Inspired by a prompt from a friend on Facebook, I decided to demystify using (and networking on) Twitter for my fellow librarians. This guide is geared towards librarians but you can mentally find and replace librarian with “profession of choice.”
Step Zero: Why So Serious?
People often worry about Twitter. They fear the time commitment (a non-profit webinar I attended said it takes at least 2 hours a week to build your social media brand and involvement), missing what people say and therefore feeling like a bad friend/follower. The important thing is to not sweat it! No one is actively tracking to see if you’re reading their tweets. If someone wants to get your attention specifically, they will either send you a direct message or mention you (using @yourhandle). Sure, I feel a bit overwhelmed when I have been away from Twitter for several days. What cool links did I miss out on? Who did something big that you would have loved to known about? Don’t worry about it. Things/ideas which are very important or interesting will be retweeted (RT) over and over.
Step One: Sign up for Twitter
Using this link: http://twitter.com/.
- You’ll be asked to make a few decisions like a username (pro-tip: keep it short as possible).
- Have a photo or image handy to upload so other people don’t think you’re a spam bot.
- Write your short profile. Try to be authentic in describing yourself and your interests while avoiding spam language like “marketing guru.”
- Are you going to have an open account so everyone under the sun can read your tweets? You’ll gain more followers if you do. All Twitter accounts will be archived by the Library of Congress but only open accounts will be viewable in the future. Leave it open if you can. You want to be able to say that your words will live on in the Library of Congress archives, don’t you? :-)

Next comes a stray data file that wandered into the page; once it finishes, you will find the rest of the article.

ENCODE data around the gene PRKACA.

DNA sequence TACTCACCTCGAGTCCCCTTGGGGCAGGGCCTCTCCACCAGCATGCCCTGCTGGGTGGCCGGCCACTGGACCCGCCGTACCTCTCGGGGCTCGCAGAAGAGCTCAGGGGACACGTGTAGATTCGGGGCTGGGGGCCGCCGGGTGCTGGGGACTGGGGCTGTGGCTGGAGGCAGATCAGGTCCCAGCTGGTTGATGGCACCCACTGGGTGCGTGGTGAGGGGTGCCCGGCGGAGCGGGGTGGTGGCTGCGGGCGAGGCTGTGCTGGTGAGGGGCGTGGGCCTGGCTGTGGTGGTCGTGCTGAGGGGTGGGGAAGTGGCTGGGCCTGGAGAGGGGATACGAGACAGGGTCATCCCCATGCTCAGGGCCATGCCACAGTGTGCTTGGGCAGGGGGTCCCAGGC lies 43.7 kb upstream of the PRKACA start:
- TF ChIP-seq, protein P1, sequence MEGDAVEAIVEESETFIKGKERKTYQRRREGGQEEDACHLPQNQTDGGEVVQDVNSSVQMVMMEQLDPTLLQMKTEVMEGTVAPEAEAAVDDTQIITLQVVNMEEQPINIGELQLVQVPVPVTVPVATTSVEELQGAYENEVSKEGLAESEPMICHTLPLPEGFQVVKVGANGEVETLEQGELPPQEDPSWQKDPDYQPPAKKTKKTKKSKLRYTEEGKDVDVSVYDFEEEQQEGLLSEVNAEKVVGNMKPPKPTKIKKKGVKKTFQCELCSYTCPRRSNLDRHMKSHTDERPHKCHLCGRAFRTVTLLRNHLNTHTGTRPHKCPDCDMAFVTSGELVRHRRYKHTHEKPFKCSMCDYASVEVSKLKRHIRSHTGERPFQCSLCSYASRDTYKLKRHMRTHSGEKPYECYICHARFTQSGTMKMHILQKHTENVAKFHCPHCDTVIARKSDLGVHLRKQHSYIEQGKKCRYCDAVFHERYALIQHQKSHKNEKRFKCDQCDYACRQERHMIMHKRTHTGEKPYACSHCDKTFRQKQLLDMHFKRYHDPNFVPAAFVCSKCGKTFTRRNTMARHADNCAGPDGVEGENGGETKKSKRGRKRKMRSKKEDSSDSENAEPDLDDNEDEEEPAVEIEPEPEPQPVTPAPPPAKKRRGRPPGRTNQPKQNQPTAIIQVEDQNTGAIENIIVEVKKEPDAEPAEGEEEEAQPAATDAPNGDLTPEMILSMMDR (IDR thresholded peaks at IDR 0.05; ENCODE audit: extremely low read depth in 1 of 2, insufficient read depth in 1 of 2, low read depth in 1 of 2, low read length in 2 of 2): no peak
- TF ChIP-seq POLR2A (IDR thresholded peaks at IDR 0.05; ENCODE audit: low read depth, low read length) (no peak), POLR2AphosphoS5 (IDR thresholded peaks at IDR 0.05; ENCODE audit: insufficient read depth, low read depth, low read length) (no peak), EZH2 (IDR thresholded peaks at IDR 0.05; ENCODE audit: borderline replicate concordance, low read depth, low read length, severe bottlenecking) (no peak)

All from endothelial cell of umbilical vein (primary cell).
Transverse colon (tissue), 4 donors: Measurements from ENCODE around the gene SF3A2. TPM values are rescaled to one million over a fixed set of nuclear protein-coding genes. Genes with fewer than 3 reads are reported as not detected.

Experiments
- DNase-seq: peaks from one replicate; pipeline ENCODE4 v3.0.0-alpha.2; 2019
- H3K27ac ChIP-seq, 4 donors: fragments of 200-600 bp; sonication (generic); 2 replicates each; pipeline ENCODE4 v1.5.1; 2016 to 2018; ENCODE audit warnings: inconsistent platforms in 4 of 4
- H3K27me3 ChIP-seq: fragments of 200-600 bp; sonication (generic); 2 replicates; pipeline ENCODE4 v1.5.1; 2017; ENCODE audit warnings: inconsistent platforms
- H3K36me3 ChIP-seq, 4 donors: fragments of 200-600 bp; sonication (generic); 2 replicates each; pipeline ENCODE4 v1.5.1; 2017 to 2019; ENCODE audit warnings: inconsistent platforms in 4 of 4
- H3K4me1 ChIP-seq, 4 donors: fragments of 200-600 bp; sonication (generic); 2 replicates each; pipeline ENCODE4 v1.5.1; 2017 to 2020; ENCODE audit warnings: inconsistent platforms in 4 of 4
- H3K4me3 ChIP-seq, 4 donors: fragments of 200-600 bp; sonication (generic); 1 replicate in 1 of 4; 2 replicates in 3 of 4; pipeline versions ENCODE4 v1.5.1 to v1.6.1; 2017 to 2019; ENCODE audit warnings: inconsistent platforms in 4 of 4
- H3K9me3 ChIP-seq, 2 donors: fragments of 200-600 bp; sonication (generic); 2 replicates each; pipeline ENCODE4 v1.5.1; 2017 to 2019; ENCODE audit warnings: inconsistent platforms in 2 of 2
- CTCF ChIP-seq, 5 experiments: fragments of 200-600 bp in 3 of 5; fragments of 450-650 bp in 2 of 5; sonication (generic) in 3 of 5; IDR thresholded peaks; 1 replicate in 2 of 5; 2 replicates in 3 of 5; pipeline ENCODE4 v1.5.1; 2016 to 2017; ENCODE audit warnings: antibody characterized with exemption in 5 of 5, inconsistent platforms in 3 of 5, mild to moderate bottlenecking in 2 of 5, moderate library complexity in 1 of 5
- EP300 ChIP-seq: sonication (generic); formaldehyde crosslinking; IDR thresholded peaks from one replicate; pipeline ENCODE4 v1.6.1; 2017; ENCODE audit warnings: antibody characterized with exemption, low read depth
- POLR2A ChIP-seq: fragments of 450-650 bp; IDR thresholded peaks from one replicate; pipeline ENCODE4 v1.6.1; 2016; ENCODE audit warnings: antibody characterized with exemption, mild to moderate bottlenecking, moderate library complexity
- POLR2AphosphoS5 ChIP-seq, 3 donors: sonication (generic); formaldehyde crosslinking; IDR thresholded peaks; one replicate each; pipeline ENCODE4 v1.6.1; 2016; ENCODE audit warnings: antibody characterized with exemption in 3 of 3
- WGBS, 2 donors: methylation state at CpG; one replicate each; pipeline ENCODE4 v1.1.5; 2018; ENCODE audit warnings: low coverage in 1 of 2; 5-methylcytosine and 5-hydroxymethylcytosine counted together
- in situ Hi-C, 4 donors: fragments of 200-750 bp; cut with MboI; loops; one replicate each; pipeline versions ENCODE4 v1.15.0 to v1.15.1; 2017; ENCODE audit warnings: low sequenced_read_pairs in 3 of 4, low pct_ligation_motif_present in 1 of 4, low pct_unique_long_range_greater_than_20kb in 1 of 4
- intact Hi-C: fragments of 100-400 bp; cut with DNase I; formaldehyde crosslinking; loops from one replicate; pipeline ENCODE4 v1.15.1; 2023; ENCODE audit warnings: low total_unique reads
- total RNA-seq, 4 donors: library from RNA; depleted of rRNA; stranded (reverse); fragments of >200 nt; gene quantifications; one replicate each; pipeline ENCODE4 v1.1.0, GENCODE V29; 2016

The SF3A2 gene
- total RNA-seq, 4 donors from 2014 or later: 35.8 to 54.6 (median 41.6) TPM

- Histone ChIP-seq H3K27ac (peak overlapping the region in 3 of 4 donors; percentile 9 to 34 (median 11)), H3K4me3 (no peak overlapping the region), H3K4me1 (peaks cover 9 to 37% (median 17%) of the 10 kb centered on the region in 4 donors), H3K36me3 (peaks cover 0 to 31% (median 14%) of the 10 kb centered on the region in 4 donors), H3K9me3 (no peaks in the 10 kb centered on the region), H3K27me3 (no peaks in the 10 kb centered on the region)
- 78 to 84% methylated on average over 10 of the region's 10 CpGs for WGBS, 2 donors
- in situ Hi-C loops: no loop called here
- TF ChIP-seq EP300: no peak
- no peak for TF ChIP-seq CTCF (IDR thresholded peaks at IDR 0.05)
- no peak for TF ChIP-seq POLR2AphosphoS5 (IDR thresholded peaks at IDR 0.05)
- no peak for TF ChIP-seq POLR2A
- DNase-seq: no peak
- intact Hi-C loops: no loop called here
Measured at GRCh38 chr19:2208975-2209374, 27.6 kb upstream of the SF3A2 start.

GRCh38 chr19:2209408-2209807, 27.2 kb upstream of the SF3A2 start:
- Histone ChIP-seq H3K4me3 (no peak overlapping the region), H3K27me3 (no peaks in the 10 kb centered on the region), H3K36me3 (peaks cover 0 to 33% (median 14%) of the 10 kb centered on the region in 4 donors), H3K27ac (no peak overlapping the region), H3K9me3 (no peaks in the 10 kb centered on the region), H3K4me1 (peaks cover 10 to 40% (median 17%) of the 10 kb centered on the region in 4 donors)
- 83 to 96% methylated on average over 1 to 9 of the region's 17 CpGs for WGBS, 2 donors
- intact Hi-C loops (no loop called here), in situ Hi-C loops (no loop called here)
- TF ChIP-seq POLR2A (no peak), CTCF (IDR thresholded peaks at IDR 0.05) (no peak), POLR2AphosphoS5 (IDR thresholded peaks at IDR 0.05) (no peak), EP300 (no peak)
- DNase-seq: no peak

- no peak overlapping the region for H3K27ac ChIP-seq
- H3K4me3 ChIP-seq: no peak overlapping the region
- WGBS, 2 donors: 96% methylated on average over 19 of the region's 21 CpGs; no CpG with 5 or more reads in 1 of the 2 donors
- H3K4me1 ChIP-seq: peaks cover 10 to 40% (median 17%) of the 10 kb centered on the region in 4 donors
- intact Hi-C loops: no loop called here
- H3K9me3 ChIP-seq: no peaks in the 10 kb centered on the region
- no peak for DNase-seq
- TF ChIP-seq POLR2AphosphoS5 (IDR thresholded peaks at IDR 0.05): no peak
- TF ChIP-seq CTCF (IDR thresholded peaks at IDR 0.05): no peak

- Use shortened URLs using a service like bit.ly. You only have 140 characters for each tweet so if you want to share that great link, you’ll need to shorten it! I used bit.ly which is a free site so I can keep track of how many clicks each of my links are receiving.
Step Two: Professional vs. Personal vs. Combination
Every Twitter user will need to make a decision: be personal, be professional, or be both on their Twitter account. There are lots of opinions out there but I use my account as a personal and professional representation of myself. Sure, that gets tricky sometimes. I have to remember to keep my language neutral, try to avoid unleashing my strong political opinions, and remember that my followers are mostly librarians. I try to cater to the librarians but sometimes my other interests seep into my feed as well (such as my new obsession with Batman or my NaNoing in November). As well, I suffered the loss of my Grandpa and best friend this year. I cannot begin to describe how comforting and supportive many of my followers were and how they helped me through such difficult times. This leads to my next point…
Step Three: Be a Good Friend to Others